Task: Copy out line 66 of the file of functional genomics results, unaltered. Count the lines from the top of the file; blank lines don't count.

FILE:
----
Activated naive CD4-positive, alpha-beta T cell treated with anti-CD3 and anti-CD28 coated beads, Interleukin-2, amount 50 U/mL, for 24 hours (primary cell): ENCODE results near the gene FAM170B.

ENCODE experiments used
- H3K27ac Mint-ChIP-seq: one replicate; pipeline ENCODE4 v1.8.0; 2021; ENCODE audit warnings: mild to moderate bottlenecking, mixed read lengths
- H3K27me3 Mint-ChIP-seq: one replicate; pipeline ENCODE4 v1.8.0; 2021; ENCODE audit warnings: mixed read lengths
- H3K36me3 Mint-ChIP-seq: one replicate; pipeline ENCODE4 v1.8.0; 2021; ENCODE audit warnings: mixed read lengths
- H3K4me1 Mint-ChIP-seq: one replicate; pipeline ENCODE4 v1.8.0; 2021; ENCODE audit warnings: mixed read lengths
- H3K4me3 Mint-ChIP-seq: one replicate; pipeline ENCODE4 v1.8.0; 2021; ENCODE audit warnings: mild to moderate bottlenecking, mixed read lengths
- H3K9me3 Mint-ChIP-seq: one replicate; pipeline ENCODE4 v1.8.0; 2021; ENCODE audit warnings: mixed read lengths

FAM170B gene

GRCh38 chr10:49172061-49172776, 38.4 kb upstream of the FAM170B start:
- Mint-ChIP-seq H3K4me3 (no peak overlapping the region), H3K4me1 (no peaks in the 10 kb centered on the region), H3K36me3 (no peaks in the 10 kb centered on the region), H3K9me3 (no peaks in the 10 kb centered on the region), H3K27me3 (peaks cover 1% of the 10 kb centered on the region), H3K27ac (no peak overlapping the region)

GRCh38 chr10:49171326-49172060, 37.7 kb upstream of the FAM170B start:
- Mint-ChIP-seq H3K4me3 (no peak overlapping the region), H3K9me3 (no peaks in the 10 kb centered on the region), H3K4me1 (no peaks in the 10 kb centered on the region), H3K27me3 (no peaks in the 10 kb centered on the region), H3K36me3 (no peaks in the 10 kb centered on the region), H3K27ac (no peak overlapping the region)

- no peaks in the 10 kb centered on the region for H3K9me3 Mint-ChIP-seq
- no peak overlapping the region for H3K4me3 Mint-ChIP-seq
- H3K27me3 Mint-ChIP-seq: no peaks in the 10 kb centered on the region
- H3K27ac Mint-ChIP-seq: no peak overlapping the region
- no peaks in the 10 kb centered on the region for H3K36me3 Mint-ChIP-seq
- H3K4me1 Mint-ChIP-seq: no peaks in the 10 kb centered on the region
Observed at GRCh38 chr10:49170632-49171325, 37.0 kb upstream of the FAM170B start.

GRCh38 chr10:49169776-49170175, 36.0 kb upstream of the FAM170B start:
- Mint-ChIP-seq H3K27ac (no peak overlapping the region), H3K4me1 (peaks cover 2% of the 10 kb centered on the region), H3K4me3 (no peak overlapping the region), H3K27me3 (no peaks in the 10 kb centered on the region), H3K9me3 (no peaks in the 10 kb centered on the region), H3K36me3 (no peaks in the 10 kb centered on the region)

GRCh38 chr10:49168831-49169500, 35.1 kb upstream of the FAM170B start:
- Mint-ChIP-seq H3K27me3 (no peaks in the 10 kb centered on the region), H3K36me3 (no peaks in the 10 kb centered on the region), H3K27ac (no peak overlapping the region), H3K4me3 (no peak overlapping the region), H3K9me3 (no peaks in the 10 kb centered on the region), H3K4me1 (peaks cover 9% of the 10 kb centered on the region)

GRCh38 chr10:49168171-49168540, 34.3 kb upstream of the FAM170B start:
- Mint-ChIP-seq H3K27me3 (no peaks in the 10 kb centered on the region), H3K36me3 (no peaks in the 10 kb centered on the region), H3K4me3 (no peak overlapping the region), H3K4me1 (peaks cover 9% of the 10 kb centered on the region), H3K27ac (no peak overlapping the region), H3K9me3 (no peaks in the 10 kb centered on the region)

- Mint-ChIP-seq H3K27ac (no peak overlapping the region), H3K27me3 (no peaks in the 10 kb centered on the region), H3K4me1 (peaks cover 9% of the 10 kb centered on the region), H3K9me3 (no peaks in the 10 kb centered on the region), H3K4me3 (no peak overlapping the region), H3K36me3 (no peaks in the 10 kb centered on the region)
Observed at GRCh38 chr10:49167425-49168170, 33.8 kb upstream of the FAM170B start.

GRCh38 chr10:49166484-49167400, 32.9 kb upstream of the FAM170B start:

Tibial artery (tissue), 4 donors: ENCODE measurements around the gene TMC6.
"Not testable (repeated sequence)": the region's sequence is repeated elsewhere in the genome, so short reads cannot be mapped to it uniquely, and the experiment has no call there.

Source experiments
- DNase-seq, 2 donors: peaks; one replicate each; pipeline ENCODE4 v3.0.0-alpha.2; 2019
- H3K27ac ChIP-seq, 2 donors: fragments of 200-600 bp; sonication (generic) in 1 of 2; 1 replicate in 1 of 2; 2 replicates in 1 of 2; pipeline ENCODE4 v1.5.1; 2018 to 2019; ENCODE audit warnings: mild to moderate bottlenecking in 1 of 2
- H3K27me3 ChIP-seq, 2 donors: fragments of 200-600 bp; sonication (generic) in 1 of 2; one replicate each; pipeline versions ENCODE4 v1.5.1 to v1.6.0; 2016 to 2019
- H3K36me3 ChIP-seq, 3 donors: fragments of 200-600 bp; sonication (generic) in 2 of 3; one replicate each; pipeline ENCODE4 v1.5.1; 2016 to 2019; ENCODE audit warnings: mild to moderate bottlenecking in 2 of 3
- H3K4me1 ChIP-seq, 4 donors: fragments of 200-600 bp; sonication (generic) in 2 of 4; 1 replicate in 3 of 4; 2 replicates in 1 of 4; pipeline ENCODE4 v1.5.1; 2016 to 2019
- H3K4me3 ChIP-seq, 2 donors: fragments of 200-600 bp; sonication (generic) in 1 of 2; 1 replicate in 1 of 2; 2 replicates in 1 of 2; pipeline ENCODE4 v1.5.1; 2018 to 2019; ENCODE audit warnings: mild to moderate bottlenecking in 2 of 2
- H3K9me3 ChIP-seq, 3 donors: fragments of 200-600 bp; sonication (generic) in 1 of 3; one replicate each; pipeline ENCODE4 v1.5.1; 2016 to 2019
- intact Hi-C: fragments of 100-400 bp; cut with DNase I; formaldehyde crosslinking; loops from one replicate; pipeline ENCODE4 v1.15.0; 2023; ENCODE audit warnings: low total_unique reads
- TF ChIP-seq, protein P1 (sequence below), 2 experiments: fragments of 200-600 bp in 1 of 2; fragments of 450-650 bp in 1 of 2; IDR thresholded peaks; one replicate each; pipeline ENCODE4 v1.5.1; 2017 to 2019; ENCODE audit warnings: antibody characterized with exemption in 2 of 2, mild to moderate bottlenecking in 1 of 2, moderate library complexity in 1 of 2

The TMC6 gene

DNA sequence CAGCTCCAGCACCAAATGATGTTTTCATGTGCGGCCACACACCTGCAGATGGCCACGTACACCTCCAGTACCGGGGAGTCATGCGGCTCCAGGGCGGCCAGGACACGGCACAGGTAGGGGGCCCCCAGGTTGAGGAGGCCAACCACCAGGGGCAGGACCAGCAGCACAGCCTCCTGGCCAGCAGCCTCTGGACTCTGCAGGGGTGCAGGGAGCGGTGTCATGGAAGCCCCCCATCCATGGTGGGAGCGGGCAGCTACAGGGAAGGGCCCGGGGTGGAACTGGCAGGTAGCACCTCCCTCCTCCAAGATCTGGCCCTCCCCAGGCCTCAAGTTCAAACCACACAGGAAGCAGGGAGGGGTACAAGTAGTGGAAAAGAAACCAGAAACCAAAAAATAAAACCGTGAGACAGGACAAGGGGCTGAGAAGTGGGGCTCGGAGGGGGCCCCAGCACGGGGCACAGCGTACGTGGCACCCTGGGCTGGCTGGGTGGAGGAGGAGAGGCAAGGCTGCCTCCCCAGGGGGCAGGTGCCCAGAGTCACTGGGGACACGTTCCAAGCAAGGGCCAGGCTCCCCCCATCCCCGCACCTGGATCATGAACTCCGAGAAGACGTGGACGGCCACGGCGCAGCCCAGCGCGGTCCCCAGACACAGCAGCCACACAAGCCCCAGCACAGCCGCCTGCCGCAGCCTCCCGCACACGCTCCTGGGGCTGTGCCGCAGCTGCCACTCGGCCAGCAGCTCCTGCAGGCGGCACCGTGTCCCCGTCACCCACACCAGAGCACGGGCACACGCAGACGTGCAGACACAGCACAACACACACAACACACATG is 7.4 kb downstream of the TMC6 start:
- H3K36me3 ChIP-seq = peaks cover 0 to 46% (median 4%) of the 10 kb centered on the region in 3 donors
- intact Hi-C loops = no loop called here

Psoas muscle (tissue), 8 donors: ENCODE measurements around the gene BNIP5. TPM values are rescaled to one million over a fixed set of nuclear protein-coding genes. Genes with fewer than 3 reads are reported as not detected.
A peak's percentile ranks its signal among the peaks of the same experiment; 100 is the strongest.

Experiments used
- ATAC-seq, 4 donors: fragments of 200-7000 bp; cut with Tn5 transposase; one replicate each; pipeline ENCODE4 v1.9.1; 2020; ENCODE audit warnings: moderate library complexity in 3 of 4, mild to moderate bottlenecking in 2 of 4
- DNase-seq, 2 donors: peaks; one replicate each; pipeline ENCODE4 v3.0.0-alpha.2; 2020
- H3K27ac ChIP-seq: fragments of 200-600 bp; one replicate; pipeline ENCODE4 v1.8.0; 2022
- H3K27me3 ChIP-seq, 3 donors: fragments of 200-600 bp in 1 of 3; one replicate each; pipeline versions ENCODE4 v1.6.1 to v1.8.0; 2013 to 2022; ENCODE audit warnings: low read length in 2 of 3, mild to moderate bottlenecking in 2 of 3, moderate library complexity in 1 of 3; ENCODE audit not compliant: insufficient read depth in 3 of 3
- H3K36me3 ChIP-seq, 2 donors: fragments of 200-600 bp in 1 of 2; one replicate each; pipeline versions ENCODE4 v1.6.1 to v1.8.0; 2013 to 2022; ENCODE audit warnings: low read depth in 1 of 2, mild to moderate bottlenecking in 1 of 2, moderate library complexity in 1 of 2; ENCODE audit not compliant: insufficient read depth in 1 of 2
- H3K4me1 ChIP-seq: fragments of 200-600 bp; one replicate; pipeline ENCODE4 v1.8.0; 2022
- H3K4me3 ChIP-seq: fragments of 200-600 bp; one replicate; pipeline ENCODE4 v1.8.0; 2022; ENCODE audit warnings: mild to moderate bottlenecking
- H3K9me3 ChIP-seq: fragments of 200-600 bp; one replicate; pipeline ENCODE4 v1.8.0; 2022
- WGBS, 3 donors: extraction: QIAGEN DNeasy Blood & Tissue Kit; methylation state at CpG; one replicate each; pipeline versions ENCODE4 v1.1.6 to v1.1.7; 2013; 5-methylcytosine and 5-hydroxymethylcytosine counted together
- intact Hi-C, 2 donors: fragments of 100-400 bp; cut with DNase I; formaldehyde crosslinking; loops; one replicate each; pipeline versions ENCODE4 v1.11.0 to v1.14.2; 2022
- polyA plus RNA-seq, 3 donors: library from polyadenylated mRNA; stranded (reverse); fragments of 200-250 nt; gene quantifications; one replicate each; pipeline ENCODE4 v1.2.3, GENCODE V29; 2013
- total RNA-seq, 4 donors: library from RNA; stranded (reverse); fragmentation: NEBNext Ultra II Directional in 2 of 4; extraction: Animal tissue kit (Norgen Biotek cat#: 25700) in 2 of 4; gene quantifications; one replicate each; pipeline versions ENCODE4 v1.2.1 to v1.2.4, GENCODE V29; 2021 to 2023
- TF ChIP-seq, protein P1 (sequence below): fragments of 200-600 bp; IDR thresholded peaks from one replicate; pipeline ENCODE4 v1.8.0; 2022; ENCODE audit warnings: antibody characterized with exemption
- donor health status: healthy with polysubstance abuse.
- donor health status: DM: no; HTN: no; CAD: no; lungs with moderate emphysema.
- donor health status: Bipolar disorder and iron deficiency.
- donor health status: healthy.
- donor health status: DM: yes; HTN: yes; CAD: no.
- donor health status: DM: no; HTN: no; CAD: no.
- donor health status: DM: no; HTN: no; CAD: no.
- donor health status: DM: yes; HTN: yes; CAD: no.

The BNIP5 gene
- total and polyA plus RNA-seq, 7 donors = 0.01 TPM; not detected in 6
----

- donor health status: DM: yes; HTN: yes; CAD: no.